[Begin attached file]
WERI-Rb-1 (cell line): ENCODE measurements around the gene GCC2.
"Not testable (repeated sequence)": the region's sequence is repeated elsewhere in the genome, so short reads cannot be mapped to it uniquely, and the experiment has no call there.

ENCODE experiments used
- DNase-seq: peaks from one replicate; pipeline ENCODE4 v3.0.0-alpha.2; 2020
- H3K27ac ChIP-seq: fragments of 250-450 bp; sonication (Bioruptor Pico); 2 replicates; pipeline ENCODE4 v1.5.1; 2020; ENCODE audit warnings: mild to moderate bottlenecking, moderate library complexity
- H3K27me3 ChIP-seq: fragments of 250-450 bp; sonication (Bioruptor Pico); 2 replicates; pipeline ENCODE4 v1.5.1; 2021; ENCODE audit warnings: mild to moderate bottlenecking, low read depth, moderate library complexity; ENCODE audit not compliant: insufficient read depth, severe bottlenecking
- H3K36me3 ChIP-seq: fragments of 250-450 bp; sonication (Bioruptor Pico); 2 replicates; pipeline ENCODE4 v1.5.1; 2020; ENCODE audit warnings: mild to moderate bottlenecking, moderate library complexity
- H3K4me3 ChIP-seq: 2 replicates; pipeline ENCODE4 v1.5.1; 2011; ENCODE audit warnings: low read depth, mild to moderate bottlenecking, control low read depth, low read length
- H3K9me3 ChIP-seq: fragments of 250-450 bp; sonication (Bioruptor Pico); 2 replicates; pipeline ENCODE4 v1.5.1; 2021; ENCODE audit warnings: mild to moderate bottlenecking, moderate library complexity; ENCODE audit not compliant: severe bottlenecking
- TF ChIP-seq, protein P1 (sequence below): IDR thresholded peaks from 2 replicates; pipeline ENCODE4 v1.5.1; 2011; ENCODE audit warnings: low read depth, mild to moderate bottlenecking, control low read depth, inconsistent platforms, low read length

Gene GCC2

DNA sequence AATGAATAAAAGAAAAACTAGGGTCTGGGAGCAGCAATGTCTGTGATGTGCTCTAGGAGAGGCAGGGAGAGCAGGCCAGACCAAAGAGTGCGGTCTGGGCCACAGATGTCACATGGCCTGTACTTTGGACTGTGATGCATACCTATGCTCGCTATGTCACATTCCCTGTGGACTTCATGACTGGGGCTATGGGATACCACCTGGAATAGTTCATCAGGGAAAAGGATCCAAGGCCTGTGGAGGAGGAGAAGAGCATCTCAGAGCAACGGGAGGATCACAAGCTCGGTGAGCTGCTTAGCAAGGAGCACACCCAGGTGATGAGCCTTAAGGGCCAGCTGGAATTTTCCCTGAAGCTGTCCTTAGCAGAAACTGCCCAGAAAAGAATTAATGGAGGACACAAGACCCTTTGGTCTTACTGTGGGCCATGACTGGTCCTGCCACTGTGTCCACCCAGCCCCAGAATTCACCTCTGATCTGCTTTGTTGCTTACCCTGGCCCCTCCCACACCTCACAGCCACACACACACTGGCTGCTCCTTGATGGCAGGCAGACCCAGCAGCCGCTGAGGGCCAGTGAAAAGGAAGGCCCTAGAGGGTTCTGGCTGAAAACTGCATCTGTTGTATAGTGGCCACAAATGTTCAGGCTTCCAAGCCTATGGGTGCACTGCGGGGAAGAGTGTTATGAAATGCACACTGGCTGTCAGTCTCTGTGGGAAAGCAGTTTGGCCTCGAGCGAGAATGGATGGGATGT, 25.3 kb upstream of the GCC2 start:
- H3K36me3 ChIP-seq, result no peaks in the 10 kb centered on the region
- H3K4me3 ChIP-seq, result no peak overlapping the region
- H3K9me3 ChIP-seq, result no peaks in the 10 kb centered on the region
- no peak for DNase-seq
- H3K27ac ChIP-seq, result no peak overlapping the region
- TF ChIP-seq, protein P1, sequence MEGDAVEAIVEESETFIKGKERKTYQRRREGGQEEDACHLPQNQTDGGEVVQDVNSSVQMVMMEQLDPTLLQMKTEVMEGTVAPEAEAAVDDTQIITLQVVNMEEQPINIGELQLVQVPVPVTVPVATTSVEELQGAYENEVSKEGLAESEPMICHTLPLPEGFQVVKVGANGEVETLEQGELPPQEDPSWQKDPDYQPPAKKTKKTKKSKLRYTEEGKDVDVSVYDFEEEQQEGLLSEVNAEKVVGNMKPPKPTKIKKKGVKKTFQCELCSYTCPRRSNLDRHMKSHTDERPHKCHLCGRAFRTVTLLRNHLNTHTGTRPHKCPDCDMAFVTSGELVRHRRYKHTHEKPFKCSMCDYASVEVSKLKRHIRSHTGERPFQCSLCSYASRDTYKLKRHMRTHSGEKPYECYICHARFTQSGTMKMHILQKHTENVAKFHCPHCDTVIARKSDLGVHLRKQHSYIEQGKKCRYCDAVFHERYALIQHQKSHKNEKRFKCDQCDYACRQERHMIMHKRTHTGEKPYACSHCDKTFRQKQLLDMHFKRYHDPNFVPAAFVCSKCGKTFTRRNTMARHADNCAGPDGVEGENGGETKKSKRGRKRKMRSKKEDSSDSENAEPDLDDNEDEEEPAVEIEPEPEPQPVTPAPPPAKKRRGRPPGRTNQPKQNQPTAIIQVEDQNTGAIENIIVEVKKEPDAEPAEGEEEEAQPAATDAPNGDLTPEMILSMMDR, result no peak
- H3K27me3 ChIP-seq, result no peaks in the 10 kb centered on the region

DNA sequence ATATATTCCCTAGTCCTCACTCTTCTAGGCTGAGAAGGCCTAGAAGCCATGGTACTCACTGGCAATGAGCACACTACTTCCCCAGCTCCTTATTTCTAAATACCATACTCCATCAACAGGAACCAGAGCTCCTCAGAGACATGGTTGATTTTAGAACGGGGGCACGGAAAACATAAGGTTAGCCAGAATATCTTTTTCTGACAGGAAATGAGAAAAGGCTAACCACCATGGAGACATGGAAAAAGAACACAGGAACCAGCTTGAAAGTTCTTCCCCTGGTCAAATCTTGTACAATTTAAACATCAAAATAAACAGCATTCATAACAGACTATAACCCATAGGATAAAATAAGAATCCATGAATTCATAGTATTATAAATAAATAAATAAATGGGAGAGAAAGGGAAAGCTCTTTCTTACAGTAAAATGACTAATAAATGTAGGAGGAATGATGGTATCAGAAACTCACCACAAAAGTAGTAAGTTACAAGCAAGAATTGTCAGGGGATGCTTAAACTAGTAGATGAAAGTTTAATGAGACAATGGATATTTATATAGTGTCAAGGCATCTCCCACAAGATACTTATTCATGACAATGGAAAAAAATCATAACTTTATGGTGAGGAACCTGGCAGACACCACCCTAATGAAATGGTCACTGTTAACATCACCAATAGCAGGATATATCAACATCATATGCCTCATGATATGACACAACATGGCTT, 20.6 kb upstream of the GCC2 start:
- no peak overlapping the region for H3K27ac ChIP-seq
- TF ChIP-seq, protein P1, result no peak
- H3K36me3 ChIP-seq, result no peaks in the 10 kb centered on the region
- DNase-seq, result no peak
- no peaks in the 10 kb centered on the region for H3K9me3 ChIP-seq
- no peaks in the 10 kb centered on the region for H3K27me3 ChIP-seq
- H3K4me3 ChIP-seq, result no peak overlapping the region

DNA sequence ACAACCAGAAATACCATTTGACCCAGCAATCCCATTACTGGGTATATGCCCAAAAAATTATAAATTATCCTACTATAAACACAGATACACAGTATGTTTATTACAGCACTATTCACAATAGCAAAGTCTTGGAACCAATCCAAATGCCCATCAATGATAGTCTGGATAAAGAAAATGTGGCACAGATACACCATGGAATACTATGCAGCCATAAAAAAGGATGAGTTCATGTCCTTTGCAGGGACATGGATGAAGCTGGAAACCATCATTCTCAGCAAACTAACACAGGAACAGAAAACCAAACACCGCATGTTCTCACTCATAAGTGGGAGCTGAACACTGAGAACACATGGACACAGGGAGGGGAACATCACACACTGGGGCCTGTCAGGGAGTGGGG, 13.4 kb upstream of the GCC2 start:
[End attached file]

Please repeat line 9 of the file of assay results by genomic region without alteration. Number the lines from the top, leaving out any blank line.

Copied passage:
- H3K9me3 ChIP-seq: fragments of 250-450 bp; sonication (Bioruptor Pico); 2 replicates; pipeline ENCODE4 v1.5.1; 2021; ENCODE audit warnings: mild to moderate bottlenecking, moderate library complexity; ENCODE audit not compliant: severe bottlenecking